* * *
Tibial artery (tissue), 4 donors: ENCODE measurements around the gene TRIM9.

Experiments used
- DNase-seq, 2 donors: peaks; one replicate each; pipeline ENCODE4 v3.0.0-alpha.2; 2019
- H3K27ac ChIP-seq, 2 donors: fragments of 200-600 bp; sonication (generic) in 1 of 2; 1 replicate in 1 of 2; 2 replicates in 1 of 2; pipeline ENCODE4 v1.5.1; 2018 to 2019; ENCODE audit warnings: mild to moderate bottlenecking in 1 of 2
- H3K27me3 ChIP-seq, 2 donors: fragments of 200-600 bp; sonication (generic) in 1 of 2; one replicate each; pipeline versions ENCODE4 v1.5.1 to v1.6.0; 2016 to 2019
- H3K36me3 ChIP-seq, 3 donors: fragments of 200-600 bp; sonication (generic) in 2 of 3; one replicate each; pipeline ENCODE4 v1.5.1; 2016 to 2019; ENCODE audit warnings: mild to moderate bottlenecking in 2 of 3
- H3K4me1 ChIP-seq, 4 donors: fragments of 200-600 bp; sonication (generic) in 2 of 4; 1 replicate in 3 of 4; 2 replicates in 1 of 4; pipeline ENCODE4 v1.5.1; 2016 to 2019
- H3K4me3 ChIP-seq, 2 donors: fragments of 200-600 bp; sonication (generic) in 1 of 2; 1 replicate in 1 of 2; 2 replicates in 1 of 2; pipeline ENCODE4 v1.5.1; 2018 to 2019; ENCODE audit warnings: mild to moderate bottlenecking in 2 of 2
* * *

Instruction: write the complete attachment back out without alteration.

Tibial artery (tissue), 4 donors: ENCODE measurements around the gene TRIM9.

Experiments used
- DNase-seq, 2 donors: peaks; one replicate each; pipeline ENCODE4 v3.0.0-alpha.2; 2019
- H3K27ac ChIP-seq, 2 donors: fragments of 200-600 bp; sonication (generic) in 1 of 2; 1 replicate in 1 of 2; 2 replicates in 1 of 2; pipeline ENCODE4 v1.5.1; 2018 to 2019; ENCODE audit warnings: mild to moderate bottlenecking in 1 of 2
- H3K27me3 ChIP-seq, 2 donors: fragments of 200-600 bp; sonication (generic) in 1 of 2; one replicate each; pipeline versions ENCODE4 v1.5.1 to v1.6.0; 2016 to 2019
- H3K36me3 ChIP-seq, 3 donors: fragments of 200-600 bp; sonication (generic) in 2 of 3; one replicate each; pipeline ENCODE4 v1.5.1; 2016 to 2019; ENCODE audit warnings: mild to moderate bottlenecking in 2 of 3
- H3K4me1 ChIP-seq, 4 donors: fragments of 200-600 bp; sonication (generic) in 2 of 4; 1 replicate in 3 of 4; 2 replicates in 1 of 4; pipeline ENCODE4 v1.5.1; 2016 to 2019
- H3K4me3 ChIP-seq, 2 donors: fragments of 200-600 bp; sonication (generic) in 1 of 2; 1 replicate in 1 of 2; 2 replicates in 1 of 2; pipeline ENCODE4 v1.5.1; 2018 to 2019; ENCODE audit warnings: mild to moderate bottlenecking in 2 of 2